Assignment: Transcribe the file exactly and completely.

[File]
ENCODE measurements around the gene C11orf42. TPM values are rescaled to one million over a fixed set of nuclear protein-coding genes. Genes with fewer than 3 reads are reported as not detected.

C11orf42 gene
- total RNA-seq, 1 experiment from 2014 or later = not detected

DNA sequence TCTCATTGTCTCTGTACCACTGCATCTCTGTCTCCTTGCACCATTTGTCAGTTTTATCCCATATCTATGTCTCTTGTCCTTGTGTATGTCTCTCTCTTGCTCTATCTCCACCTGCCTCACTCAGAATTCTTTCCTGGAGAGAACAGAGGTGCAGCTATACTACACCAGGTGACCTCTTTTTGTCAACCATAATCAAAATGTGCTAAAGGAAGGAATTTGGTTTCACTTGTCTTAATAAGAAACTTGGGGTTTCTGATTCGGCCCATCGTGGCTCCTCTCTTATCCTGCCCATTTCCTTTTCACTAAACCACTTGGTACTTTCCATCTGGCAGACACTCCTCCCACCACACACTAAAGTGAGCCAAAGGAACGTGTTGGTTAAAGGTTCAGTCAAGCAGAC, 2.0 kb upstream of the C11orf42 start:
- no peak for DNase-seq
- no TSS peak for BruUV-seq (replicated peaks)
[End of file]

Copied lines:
ENCODE measurements around the gene C11orf42. TPM values are rescaled to one million over a fixed set of nuclear protein-coding genes. Genes with fewer than 3 reads are reported as not detected.

C11orf42 gene
- total RNA-seq, 1 experiment from 2014 or later = not detected

DNA sequence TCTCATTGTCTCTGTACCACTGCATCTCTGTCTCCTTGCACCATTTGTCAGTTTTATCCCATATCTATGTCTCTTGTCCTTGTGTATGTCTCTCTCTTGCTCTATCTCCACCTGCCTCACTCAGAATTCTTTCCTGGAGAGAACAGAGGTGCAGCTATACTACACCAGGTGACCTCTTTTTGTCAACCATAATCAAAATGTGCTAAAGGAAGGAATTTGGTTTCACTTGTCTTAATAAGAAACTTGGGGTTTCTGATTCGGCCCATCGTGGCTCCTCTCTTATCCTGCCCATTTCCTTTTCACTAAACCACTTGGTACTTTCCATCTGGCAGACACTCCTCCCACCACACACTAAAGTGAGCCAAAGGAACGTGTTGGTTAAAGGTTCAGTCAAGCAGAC, 2.0 kb upstream of the C11orf42 start:
- no peak for DNase-seq
- no TSS peak for BruUV-seq (replicated peaks)